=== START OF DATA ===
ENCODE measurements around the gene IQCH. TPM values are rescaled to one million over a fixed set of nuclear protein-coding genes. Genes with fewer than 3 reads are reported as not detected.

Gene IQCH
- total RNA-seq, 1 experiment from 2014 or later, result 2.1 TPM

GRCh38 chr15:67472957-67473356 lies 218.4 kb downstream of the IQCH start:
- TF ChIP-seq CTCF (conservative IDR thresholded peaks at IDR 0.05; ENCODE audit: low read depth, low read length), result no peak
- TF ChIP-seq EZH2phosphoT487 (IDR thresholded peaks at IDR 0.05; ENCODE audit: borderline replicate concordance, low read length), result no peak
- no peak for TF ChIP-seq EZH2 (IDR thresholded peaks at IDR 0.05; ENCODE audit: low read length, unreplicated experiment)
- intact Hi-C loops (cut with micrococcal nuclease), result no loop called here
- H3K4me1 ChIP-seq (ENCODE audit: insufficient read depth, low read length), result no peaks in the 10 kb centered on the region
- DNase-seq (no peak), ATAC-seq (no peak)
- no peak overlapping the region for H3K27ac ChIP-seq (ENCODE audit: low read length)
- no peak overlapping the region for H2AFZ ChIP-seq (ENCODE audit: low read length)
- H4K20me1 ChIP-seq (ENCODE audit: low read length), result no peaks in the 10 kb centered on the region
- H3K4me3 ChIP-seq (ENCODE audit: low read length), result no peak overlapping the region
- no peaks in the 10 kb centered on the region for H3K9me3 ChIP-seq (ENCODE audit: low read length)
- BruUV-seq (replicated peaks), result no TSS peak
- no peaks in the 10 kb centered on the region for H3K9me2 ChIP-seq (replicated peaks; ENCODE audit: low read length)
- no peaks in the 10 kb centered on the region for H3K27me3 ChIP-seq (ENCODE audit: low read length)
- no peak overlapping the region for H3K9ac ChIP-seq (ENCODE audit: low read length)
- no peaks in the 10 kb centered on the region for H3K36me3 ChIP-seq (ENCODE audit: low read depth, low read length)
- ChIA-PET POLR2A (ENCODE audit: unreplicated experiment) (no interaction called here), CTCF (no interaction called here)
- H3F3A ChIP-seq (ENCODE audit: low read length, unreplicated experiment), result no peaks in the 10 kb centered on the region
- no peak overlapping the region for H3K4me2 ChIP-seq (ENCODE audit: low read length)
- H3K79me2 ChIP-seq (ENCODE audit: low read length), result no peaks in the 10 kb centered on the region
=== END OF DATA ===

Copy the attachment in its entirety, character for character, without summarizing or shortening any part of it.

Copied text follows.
ENCODE measurements around the gene IQCH. TPM values are rescaled to one million over a fixed set of nuclear protein-coding genes. Genes with fewer than 3 reads are reported as not detected.

Gene IQCH
- total RNA-seq, 1 experiment from 2014 or later, result 2.1 TPM

GRCh38 chr15:67472957-67473356 lies 218.4 kb downstream of the IQCH start:
- TF ChIP-seq CTCF (conservative IDR thresholded peaks at IDR 0.05; ENCODE audit: low read depth, low read length), result no peak
- TF ChIP-seq EZH2phosphoT487 (IDR thresholded peaks at IDR 0.05; ENCODE audit: borderline replicate concordance, low read length), result no peak
- no peak for TF ChIP-seq EZH2 (IDR thresholded peaks at IDR 0.05; ENCODE audit: low read length, unreplicated experiment)
- intact Hi-C loops (cut with micrococcal nuclease), result no loop called here
- H3K4me1 ChIP-seq (ENCODE audit: insufficient read depth, low read length), result no peaks in the 10 kb centered on the region
- DNase-seq (no peak), ATAC-seq (no peak)
- no peak overlapping the region for H3K27ac ChIP-seq (ENCODE audit: low read length)
- no peak overlapping the region for H2AFZ ChIP-seq (ENCODE audit: low read length)
- H4K20me1 ChIP-seq (ENCODE audit: low read length), result no peaks in the 10 kb centered on the region
- H3K4me3 ChIP-seq (ENCODE audit: low read length), result no peak overlapping the region
- no peaks in the 10 kb centered on the region for H3K9me3 ChIP-seq (ENCODE audit: low read length)
- BruUV-seq (replicated peaks), result no TSS peak
- no peaks in the 10 kb centered on the region for H3K9me2 ChIP-seq (replicated peaks; ENCODE audit: low read length)
- no peaks in the 10 kb centered on the region for H3K27me3 ChIP-seq (ENCODE audit: low read length)
- no peak overlapping the region for H3K9ac ChIP-seq (ENCODE audit: low read length)
- no peaks in the 10 kb centered on the region for H3K36me3 ChIP-seq (ENCODE audit: low read depth, low read length)
- ChIA-PET POLR2A (ENCODE audit: unreplicated experiment) (no interaction called here), CTCF (no interaction called here)
- H3F3A ChIP-seq (ENCODE audit: low read length, unreplicated experiment), result no peaks in the 10 kb centered on the region
- no peak overlapping the region for H3K4me2 ChIP-seq (ENCODE audit: low read length)
- H3K79me2 ChIP-seq (ENCODE audit: low read length), result no peaks in the 10 kb centered on the region